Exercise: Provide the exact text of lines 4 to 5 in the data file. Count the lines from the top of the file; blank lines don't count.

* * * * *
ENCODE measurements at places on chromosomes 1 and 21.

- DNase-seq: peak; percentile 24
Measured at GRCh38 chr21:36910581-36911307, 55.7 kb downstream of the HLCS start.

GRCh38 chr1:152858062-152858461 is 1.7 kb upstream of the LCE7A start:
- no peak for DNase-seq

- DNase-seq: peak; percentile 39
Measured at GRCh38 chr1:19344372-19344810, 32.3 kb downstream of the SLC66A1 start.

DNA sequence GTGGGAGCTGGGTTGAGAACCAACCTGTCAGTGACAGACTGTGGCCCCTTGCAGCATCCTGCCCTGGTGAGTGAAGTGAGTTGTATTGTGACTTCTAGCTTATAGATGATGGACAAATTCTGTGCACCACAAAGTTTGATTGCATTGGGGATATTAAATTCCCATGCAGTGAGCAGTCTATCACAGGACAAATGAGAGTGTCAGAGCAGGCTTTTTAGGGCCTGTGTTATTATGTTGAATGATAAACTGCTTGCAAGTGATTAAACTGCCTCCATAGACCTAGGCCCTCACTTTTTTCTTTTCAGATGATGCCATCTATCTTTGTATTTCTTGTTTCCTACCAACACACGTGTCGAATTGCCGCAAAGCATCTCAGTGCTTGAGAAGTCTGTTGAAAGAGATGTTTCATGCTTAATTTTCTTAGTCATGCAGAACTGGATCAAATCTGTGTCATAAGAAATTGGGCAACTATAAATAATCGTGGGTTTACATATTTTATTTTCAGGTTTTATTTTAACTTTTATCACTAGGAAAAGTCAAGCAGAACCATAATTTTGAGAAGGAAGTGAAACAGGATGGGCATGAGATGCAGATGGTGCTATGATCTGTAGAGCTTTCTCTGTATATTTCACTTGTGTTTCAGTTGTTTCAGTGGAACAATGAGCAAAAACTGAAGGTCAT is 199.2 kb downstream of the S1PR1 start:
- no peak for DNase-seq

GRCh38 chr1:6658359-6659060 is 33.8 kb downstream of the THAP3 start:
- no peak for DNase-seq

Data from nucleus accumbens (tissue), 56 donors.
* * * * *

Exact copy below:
GRCh38 chr1:152858062-152858461 is 1.7 kb upstream of the LCE7A start:
- no peak for DNase-seq